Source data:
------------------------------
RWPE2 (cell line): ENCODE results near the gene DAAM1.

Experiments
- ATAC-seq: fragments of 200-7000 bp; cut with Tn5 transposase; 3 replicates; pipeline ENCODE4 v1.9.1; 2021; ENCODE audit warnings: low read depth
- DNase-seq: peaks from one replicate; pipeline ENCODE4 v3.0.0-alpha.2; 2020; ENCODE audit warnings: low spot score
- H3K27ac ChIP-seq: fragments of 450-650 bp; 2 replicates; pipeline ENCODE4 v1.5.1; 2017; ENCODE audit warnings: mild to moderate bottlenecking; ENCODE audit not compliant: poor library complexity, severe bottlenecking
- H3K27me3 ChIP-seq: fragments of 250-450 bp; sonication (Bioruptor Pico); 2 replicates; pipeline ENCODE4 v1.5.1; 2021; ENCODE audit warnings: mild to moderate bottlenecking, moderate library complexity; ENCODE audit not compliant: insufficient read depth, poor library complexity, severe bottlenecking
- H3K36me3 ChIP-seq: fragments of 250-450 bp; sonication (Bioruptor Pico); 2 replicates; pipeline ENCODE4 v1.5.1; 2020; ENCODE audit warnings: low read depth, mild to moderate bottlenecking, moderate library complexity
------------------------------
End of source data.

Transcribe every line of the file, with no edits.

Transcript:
RWPE2 (cell line): ENCODE results near the gene DAAM1.

Experiments
- ATAC-seq: fragments of 200-7000 bp; cut with Tn5 transposase; 3 replicates; pipeline ENCODE4 v1.9.1; 2021; ENCODE audit warnings: low read depth
- DNase-seq: peaks from one replicate; pipeline ENCODE4 v3.0.0-alpha.2; 2020; ENCODE audit warnings: low spot score
- H3K27ac ChIP-seq: fragments of 450-650 bp; 2 replicates; pipeline ENCODE4 v1.5.1; 2017; ENCODE audit warnings: mild to moderate bottlenecking; ENCODE audit not compliant: poor library complexity, severe bottlenecking
- H3K27me3 ChIP-seq: fragments of 250-450 bp; sonication (Bioruptor Pico); 2 replicates; pipeline ENCODE4 v1.5.1; 2021; ENCODE audit warnings: mild to moderate bottlenecking, moderate library complexity; ENCODE audit not compliant: insufficient read depth, poor library complexity, severe bottlenecking
- H3K36me3 ChIP-seq: fragments of 250-450 bp; sonication (Bioruptor Pico); 2 replicates; pipeline ENCODE4 v1.5.1; 2020; ENCODE audit warnings: low read depth, mild to moderate bottlenecking, moderate library complexity